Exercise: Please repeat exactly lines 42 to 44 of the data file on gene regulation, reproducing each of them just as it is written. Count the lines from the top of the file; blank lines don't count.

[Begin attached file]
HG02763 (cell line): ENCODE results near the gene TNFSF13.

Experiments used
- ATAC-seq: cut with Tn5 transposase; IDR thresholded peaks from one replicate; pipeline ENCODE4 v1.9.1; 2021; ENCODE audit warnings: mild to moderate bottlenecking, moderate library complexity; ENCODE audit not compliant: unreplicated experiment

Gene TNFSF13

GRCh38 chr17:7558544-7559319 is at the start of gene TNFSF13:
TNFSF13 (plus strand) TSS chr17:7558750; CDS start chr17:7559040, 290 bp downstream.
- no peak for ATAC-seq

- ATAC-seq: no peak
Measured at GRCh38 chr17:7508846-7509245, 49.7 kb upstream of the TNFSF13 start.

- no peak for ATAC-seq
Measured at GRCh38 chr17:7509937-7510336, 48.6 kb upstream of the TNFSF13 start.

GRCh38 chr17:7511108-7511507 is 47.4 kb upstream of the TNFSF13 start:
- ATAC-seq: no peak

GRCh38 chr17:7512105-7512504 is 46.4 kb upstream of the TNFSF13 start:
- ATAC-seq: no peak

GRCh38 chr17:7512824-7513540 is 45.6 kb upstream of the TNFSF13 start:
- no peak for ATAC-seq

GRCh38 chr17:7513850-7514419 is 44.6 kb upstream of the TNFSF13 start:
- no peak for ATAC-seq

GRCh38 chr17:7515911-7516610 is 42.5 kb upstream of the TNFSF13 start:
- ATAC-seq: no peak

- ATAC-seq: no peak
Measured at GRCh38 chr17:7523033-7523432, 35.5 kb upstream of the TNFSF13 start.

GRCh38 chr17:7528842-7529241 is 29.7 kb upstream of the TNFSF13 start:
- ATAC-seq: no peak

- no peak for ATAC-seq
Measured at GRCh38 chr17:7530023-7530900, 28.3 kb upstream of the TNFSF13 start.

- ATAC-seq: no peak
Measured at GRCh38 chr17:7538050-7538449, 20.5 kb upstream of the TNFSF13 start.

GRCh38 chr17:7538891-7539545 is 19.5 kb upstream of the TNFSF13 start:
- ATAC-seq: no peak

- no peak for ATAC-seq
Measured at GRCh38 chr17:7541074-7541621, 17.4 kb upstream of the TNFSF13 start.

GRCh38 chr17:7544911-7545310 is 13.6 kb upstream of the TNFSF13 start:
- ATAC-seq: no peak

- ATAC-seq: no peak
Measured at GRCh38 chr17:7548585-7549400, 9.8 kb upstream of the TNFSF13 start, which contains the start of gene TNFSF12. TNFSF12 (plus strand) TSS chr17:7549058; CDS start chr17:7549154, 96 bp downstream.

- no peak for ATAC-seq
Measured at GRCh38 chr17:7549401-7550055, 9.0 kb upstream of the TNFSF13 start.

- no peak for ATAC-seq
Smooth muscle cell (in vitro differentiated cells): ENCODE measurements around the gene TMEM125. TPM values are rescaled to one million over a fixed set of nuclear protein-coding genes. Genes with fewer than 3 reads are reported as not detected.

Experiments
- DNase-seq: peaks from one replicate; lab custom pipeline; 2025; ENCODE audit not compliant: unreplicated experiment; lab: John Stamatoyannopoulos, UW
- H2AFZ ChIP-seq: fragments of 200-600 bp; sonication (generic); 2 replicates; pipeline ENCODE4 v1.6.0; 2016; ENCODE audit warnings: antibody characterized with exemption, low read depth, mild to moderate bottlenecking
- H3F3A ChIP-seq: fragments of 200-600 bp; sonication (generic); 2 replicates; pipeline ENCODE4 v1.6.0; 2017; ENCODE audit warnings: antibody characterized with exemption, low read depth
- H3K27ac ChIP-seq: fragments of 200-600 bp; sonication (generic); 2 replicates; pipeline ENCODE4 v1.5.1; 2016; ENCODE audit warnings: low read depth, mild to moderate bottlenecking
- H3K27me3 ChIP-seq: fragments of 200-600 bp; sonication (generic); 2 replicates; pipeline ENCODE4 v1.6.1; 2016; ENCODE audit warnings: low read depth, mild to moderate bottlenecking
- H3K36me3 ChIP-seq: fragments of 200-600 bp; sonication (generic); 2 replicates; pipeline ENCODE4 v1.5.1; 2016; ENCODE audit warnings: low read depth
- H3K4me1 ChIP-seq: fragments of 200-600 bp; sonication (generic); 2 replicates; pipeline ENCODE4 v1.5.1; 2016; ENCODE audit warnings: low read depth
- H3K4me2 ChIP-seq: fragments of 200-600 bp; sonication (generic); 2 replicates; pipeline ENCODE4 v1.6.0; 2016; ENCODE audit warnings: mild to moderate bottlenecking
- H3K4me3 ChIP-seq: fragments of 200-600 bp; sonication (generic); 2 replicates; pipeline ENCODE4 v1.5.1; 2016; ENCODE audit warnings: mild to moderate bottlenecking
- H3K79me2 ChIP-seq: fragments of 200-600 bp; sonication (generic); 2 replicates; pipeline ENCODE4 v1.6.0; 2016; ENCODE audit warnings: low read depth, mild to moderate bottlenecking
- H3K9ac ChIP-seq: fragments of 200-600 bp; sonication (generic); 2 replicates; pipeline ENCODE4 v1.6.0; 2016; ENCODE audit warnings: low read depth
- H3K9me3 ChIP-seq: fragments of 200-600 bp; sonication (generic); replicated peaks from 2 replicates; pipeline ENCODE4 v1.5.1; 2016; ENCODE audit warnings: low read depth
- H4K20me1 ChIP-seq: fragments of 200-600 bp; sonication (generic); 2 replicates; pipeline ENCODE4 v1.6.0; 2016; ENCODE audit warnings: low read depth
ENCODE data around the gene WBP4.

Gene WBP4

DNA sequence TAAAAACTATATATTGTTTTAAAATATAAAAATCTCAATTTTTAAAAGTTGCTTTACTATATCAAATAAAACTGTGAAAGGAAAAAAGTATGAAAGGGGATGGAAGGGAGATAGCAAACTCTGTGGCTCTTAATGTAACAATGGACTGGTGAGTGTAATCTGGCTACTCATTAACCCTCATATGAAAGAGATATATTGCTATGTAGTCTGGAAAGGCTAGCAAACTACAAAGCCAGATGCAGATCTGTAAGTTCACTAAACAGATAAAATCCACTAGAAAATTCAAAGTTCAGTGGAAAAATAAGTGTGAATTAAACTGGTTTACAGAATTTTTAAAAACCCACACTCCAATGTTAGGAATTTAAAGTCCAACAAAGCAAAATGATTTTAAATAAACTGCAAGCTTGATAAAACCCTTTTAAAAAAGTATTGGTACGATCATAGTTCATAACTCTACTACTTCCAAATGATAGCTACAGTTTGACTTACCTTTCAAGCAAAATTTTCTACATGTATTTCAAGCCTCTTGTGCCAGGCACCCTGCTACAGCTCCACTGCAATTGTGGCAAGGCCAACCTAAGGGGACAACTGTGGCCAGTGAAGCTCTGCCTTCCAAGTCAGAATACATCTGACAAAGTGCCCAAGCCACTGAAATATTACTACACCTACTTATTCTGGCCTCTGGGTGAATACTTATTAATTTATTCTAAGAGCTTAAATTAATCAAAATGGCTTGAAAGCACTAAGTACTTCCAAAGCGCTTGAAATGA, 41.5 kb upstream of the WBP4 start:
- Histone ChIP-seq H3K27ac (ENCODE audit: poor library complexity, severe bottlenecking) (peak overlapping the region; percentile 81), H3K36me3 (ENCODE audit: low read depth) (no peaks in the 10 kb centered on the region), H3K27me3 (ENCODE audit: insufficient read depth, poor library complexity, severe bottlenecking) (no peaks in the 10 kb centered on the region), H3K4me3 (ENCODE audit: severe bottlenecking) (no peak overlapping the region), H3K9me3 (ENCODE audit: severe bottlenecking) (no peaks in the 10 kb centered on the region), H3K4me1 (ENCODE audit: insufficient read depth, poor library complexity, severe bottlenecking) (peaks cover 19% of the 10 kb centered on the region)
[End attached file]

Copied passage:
Experiments
- DNase-seq: peaks from one replicate; lab custom pipeline; 2025; ENCODE audit not compliant: unreplicated experiment; lab: John Stamatoyannopoulos, UW
- H2AFZ ChIP-seq: fragments of 200-600 bp; sonication (generic); 2 replicates; pipeline ENCODE4 v1.6.0; 2016; ENCODE audit warnings: antibody characterized with exemption, low read depth, mild to moderate bottlenecking